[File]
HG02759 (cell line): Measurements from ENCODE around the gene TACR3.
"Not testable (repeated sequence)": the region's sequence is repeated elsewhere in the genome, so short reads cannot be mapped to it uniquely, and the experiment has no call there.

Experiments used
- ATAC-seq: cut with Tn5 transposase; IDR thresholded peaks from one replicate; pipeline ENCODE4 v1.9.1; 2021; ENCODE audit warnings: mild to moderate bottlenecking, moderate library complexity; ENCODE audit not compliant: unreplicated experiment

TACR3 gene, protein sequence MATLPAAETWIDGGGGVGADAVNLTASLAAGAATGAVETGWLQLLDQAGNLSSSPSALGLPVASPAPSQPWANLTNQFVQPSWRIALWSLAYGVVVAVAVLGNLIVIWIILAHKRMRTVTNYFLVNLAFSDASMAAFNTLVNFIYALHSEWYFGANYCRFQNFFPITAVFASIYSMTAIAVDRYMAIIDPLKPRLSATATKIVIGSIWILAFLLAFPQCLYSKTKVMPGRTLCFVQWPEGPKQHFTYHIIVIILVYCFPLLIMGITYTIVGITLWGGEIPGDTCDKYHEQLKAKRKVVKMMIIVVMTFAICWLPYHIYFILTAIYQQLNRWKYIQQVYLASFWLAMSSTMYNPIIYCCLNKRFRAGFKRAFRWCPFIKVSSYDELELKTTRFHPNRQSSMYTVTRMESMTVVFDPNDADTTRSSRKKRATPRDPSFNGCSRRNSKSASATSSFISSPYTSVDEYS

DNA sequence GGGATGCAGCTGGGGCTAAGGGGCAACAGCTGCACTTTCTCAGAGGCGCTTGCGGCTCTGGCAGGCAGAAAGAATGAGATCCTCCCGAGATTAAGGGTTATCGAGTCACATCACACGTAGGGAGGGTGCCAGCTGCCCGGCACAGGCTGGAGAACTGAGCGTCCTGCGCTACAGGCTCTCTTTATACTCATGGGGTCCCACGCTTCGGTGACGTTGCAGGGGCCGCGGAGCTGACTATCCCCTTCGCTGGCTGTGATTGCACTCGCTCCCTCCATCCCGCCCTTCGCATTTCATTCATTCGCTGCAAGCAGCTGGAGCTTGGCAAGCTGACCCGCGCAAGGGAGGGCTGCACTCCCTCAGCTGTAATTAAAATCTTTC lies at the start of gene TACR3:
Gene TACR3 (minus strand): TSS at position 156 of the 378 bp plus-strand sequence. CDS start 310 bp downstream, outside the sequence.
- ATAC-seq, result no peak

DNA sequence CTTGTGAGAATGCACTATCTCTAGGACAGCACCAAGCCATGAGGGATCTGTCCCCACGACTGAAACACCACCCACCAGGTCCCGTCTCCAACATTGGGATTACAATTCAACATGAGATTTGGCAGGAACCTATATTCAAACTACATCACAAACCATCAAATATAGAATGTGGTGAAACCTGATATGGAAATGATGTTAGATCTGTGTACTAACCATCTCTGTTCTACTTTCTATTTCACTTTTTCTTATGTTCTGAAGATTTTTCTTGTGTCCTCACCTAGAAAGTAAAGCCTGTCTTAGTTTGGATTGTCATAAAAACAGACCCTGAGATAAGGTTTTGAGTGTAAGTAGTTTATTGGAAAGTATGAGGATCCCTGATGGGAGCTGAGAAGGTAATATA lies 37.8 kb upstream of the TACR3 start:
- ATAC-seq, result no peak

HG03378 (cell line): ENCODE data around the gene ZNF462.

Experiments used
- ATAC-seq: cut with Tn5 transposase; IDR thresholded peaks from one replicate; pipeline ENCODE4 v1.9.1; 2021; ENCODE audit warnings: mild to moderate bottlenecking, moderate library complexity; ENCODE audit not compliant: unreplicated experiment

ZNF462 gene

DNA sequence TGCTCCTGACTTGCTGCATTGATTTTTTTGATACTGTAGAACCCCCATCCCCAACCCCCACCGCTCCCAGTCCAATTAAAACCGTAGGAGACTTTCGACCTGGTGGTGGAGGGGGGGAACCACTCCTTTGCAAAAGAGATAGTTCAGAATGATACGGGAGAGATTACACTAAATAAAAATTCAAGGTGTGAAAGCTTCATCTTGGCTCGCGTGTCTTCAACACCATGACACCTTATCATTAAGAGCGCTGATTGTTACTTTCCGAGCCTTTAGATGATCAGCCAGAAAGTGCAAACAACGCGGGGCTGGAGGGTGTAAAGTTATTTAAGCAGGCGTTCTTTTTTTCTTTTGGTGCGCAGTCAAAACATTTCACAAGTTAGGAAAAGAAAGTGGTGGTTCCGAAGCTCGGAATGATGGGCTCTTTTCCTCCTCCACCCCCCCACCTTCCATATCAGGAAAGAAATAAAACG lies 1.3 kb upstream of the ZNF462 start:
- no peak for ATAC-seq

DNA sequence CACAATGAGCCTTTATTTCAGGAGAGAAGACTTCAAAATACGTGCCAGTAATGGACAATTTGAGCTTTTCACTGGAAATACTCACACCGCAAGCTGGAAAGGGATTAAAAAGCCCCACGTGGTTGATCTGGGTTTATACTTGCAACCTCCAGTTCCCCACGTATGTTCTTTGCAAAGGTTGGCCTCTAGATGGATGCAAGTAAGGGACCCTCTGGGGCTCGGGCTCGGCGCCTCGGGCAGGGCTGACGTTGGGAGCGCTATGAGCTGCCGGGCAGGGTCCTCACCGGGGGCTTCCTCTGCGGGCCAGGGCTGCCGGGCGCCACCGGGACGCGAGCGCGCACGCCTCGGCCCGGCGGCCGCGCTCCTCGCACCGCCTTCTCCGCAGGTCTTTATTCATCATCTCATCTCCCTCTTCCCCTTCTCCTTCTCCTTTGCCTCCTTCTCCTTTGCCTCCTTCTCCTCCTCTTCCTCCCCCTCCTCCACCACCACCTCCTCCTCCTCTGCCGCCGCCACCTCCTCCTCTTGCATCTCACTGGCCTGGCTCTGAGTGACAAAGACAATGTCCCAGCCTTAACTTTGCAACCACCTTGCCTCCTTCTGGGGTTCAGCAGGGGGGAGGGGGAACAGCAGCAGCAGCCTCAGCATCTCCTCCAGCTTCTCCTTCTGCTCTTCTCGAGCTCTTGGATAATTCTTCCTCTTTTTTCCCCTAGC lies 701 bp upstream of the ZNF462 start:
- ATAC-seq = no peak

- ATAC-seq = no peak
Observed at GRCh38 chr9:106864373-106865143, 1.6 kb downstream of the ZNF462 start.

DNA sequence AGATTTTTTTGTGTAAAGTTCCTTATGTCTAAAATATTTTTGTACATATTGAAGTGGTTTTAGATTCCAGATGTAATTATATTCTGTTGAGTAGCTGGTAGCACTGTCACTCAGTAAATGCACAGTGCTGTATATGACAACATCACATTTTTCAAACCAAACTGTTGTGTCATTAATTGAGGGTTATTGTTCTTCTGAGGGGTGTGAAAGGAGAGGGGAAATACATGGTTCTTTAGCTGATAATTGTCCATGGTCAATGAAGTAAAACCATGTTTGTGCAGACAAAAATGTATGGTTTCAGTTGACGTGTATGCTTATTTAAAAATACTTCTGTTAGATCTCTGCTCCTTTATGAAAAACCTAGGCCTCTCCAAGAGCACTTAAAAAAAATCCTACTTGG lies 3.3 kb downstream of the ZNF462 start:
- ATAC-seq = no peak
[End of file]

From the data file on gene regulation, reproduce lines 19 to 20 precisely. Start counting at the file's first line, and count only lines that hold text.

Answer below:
- ATAC-seq = no peak
Observed at GRCh38 chr9:106864373-106865143, 1.6 kb downstream of the ZNF462 start.